Four Wheeling and the Environment

Four Wheeling and the Environment

4 Wheeling and the Environment

By: Gerald O’Brien

The words 4x4ing and environmental preservation should not always be in the same sentence together. They seem to be miles apart from each other and heading in opposite directions. This is unfortunately to a certain extent the way many may see it.

The 4×4 fraternity has not always had a squeaky clean image when it comes to the environment and the damage that has been done to the environment as a result of our 4×4’s, either intentionally or perhaps in complete ignorance. The reasons for the damaging reputation are numerous; of which a few may be caused by poor reporting by unqualified personnel, video footage of various 4×4 scenes and viewers accepting that what they are seeing is grossly harmful to the environment without being presented with the facts. There is of course, just like anything we do, a small percentage that do not align themselves with responsible 4x4ing and do cause a lot of damage – both to the environment and the 4×4 fraternity as a whole. Having said all this, I believe that as a whole, 4x4ers are a lot more environmentally aware than they used to be and, of course, our vehicles off-road abilities have improved dramatically over the last ten years or so.

Let’s first concentrate on the vehicles and how they play their role on a reduced impact to the environment.

Traction Control has been a massive positive contributor. Think of vehicles without traction control: once you lose traction your wheels begin to spin. Depending on how quickly the driver reacts to the situation, the spinning wheels begin to dig holes and damage our environment. Through sensors on the wheels, Traction Control is able to stop the spinning wheels automatically and almost immediately. By doing this, the impact to the trail being driven is minimal.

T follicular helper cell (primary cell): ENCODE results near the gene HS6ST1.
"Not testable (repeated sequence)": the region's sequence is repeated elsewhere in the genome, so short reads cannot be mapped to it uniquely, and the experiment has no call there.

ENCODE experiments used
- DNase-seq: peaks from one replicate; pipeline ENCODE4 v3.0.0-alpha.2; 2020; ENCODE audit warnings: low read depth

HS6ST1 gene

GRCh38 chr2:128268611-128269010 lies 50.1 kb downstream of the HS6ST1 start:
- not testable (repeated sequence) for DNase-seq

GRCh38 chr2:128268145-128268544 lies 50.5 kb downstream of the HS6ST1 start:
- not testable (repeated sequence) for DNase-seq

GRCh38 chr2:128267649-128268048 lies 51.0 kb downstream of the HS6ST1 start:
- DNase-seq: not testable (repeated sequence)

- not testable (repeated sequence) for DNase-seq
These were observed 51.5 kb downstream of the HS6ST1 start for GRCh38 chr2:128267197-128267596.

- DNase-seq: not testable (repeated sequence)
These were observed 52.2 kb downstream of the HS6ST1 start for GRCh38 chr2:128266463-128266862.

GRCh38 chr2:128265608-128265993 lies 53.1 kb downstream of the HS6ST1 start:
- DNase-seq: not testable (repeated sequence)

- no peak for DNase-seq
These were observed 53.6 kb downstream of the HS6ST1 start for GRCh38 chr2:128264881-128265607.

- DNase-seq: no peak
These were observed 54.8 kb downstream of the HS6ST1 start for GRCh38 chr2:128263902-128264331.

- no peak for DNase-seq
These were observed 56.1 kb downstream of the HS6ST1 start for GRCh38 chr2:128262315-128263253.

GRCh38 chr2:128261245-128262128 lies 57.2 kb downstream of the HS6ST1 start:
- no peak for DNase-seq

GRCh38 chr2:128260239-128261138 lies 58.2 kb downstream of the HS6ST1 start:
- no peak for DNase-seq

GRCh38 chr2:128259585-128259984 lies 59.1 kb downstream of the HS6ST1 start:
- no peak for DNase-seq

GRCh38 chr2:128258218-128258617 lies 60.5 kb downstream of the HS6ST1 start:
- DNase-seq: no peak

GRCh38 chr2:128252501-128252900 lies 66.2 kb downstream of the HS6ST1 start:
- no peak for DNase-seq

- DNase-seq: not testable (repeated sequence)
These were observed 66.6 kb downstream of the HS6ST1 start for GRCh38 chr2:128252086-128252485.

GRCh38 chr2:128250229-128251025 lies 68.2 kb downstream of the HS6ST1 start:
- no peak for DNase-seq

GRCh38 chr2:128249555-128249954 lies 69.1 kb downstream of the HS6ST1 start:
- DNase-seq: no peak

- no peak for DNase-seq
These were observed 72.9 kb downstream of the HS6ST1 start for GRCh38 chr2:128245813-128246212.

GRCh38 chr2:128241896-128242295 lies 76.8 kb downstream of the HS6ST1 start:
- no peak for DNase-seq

Terrain Control is another feature that, like Traction Control, makes things a lot less complicated for the driver. By choosing the correct mode on the Terrain Control, the vehicle will perform at an optimum as it is driven along the trail with an absolute minimum amount of an impact to the trail. By selecting Terrain Control, a certain amount of the necessary skill to drive a particular obstacle is taken away from the driver as the vehicle, relying on various sensors and computers, traverses the terrain the way it is designed to. Unfortunately, at the moment both of the above features are costly to incorporate into 4×4’s and at this stage only your premium range of vehicles have them. I do not believe that the day is far off when most bakkie’s and 4×4’s will feature them as a standard fitment.

Full Time 4 wheel drives are far more echo friendly than part-time 4×4’s, based on the fact that a full time 4×4 has double the number of driving wheels than the part-time has. This is true until such time that a part-time 4×4 driver selects 4 wheel drive – in which case all is equal. It stands to reason that two driving wheels on the rear axle is not quite as echo friendly as having 4 driving wheels.

Diff Locks, either centre or rear, is another feature that if used correctly will limit the amount of wheel spin whilst traversing rough terrain. If, on the other hand, the diff-locks are not operated correctly the adverse is true.